Cleveland Neighborhoods Cooperate to Improve Urban Housing

Inner-city communities in Cleveland are banding together to help their residents take greater control of their housing quality through low-interest mortgage loans, education in home maintenance skills, and energy audits.

| July/August 1983

  • Cleveland
    In Cleveland an extraordinary network of neighborhoods has been formed to help communities cope with their number one problem: housing.

  • Cleveland

The Institute for Local Self-Reliance works to help urban residents gain greater control over their lives through the use of low-technology, decentralist tools and concepts. Because we believe that city dwellers and country folks alike can profit from the institute's admirable efforts, we've made this "what's happening where" report by the ILSR staffers one of MOTHER's regular features.

The Tremont neighborhood in Cleveland, Ohio suffers from many of the same problems that plague most inner-city communities: A majority of its 12,000 residents are tenants who live in substandard housing and are forced—all told—to pay more than $10 million a year to utility companies for their energy needs. However, one major difference between Tremont and similar urban communities in other cities is that this Cleveland neighborhood is taking active and effective steps toward getting rid of their tenement woes.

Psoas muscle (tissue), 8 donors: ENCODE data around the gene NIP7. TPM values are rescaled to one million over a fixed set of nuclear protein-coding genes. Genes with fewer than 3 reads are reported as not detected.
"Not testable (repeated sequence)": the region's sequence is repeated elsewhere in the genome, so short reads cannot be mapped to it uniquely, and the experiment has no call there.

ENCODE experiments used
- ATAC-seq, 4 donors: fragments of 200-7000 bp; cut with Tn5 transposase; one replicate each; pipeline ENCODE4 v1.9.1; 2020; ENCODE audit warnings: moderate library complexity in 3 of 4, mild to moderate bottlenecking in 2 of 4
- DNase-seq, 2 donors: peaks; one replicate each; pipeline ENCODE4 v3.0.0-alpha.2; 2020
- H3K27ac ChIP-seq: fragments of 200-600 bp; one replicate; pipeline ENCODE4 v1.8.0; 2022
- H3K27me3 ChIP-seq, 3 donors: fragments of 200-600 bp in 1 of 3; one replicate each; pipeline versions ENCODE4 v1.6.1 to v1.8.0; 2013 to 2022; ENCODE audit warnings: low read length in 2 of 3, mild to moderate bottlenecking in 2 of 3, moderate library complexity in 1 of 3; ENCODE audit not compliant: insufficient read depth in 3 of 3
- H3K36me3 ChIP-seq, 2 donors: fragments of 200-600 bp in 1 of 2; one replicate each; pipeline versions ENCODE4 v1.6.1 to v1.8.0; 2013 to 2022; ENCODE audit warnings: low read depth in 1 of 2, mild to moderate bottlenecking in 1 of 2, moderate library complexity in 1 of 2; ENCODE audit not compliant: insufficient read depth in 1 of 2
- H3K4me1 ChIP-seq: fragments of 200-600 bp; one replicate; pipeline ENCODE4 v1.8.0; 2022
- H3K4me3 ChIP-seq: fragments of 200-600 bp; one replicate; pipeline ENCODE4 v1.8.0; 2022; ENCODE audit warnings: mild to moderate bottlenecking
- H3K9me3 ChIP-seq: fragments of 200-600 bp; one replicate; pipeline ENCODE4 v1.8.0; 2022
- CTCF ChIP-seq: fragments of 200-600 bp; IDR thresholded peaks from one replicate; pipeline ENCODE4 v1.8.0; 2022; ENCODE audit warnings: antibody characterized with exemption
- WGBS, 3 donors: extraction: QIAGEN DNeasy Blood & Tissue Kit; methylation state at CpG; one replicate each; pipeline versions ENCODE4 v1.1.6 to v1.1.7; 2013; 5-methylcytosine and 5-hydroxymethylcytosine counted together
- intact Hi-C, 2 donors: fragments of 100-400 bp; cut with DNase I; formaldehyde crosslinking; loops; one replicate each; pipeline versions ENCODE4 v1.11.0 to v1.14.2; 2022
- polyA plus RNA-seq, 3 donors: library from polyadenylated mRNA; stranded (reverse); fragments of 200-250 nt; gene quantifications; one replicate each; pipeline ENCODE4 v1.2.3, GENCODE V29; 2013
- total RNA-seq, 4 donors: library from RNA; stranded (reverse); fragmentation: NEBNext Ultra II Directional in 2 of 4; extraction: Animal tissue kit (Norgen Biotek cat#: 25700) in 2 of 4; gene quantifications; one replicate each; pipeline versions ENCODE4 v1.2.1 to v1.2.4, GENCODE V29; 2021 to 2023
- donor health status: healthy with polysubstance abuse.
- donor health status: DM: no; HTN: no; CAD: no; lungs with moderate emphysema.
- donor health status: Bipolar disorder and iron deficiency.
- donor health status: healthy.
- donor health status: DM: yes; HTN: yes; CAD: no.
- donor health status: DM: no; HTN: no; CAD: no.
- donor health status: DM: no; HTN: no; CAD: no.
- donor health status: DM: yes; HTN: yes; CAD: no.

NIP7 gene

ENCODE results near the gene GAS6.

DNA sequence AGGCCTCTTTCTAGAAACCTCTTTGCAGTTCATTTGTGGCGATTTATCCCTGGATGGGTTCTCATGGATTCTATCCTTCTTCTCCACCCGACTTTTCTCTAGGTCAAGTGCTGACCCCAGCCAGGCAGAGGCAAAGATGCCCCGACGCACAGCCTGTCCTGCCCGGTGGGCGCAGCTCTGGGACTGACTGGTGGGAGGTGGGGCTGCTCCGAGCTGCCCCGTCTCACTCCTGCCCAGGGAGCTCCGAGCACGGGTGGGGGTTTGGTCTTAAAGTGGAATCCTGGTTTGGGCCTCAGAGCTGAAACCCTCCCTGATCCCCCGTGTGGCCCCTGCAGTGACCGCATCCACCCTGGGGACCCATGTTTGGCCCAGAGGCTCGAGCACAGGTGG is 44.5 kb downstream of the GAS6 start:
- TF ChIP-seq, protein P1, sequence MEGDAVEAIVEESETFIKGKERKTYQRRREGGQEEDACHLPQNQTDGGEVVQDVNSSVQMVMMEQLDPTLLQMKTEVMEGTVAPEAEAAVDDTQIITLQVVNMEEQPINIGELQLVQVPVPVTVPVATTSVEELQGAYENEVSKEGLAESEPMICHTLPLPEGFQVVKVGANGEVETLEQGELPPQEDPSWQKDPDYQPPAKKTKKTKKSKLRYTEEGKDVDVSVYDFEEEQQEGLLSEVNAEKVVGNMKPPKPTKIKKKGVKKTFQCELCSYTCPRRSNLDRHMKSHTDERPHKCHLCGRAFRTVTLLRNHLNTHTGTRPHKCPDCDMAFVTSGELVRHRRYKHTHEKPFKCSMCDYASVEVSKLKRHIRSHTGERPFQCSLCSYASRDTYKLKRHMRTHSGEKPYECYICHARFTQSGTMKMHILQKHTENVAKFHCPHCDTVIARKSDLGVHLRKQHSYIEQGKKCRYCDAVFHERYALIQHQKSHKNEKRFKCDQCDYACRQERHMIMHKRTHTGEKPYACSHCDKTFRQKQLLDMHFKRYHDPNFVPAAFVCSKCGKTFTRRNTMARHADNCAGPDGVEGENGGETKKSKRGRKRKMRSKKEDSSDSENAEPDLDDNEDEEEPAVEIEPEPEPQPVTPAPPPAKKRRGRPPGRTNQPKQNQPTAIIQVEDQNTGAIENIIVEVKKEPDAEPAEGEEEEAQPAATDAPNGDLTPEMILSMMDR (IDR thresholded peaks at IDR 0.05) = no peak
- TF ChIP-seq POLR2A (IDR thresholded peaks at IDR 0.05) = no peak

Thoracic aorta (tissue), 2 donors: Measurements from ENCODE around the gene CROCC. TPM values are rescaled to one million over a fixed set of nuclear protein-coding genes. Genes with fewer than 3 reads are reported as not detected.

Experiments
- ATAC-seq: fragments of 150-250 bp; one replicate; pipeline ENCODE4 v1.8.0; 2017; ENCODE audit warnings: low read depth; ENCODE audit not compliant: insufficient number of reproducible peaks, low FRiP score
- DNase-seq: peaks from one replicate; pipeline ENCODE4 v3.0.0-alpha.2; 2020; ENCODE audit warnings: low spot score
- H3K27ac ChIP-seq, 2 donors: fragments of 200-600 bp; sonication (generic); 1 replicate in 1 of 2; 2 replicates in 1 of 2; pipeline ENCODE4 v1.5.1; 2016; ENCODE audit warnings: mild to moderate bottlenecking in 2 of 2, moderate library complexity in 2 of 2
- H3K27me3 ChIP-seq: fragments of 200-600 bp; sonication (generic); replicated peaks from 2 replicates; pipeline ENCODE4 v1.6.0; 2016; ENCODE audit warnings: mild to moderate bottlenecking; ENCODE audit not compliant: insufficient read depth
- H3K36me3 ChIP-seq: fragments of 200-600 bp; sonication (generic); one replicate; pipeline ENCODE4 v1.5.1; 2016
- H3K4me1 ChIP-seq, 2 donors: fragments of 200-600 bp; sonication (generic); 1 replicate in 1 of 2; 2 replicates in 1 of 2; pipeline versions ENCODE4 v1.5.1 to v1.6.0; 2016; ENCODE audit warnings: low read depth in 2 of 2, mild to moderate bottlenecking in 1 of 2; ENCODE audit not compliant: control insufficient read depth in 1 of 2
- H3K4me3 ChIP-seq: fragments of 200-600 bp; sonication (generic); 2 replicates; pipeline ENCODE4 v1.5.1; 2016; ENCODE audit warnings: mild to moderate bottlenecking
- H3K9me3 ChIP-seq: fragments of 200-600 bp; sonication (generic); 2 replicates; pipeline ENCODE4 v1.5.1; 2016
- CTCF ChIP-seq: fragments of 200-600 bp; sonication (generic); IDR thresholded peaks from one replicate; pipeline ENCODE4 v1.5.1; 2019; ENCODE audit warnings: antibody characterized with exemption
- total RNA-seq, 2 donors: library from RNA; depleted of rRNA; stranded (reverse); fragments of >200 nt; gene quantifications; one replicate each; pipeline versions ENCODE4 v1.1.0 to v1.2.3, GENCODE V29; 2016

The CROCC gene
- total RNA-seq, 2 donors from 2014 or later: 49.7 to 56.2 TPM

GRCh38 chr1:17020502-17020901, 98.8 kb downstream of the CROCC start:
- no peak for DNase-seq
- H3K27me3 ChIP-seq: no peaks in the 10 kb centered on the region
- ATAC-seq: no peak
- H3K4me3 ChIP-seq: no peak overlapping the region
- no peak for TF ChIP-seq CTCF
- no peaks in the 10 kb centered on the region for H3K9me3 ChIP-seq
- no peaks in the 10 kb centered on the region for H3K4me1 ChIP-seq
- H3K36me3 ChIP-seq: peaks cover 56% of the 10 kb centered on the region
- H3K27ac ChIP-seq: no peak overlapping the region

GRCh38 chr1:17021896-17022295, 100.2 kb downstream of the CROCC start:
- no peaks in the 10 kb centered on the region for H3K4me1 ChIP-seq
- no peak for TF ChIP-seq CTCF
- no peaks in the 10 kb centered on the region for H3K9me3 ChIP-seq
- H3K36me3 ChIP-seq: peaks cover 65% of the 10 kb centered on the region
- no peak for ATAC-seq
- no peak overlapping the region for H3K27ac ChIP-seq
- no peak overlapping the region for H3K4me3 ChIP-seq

You see, in Cleveland there is an extraordinary network of neighborhoods that has been formed to help different communities cope with their number one problem: housing. For the neighborhood on the way down, of course, this problem is manifested in neglected and abandoned buildings, which become dangerous fire hazards. Ironically, though, the average city dweller in areas that are on the way up suffers too, because of "gentrification": the influx of the wealthy, who raise property values (and thus, taxes) and displace long-term tenants.

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